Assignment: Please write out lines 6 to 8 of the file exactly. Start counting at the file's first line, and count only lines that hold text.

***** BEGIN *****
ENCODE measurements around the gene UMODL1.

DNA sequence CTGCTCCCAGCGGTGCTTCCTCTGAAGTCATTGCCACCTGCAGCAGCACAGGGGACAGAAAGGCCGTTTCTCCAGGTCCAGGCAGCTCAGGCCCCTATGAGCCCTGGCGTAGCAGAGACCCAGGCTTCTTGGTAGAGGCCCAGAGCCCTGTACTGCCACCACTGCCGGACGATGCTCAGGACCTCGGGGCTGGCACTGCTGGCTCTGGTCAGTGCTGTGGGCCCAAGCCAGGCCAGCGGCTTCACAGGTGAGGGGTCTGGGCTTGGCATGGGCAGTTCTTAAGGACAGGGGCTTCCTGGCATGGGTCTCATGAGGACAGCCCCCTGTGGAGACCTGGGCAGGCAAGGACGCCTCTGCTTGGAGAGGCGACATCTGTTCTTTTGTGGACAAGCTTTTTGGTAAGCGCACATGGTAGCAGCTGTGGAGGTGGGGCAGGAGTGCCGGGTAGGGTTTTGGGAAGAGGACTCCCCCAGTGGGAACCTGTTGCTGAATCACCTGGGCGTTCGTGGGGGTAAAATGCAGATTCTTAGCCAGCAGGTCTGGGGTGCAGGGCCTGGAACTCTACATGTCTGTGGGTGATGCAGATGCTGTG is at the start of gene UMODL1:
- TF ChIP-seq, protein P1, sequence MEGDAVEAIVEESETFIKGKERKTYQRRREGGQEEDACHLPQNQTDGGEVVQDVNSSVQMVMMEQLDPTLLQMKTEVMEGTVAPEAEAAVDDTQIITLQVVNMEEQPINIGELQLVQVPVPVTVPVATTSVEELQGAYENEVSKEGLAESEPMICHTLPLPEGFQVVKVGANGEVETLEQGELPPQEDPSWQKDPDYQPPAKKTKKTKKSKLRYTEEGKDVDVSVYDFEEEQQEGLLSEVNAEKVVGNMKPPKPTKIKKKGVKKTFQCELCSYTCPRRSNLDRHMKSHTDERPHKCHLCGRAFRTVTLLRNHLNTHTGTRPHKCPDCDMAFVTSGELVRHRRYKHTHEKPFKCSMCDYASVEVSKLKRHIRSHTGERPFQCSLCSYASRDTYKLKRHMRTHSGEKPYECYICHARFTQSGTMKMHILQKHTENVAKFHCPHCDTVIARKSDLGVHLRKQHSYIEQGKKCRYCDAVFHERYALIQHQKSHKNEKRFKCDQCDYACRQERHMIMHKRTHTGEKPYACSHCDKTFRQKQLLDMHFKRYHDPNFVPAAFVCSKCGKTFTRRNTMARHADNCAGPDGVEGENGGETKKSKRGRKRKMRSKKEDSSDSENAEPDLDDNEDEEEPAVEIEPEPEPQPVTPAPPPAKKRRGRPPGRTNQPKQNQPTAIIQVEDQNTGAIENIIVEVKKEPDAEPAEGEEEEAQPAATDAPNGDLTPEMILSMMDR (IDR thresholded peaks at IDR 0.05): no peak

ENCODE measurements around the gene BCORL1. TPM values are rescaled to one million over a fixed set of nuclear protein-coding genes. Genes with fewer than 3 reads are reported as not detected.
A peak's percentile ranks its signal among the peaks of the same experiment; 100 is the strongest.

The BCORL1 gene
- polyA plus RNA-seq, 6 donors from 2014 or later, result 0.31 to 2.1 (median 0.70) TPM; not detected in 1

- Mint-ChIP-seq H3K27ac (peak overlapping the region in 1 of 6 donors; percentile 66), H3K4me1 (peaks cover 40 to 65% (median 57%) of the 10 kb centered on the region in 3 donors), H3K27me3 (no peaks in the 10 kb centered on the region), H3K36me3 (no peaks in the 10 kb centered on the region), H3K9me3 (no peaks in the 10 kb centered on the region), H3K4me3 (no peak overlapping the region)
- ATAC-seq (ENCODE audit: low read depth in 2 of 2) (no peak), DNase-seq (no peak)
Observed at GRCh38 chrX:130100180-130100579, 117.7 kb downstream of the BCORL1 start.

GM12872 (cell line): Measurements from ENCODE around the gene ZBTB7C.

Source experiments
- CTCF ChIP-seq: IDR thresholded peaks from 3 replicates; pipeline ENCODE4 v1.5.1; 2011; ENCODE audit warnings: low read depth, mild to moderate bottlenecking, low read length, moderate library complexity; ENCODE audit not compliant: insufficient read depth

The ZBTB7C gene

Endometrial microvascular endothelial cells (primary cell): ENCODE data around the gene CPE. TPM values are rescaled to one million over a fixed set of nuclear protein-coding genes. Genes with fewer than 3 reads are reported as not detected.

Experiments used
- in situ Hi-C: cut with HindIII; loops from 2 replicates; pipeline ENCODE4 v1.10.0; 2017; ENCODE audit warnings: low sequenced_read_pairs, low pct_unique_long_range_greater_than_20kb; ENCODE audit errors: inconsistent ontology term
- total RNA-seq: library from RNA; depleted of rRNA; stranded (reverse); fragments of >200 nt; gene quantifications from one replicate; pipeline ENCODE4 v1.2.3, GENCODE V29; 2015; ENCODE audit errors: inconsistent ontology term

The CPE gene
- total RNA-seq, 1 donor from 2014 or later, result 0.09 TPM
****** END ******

The BCORL1 gene
- polyA plus RNA-seq, 6 donors from 2014 or later, result 0.31 to 2.1 (median 0.70) TPM; not detected in 1

- Mint-ChIP-seq H3K27ac (peak overlapping the region in 1 of 6 donors; percentile 66), H3K4me1 (peaks cover 40 to 65% (median 57%) of the 10 kb centered on the region in 3 donors), H3K27me3 (no peaks in the 10 kb centered on the region), H3K36me3 (no peaks in the 10 kb centered on the region), H3K9me3 (no peaks in the 10 kb centered on the region), H3K4me3 (no peak overlapping the region)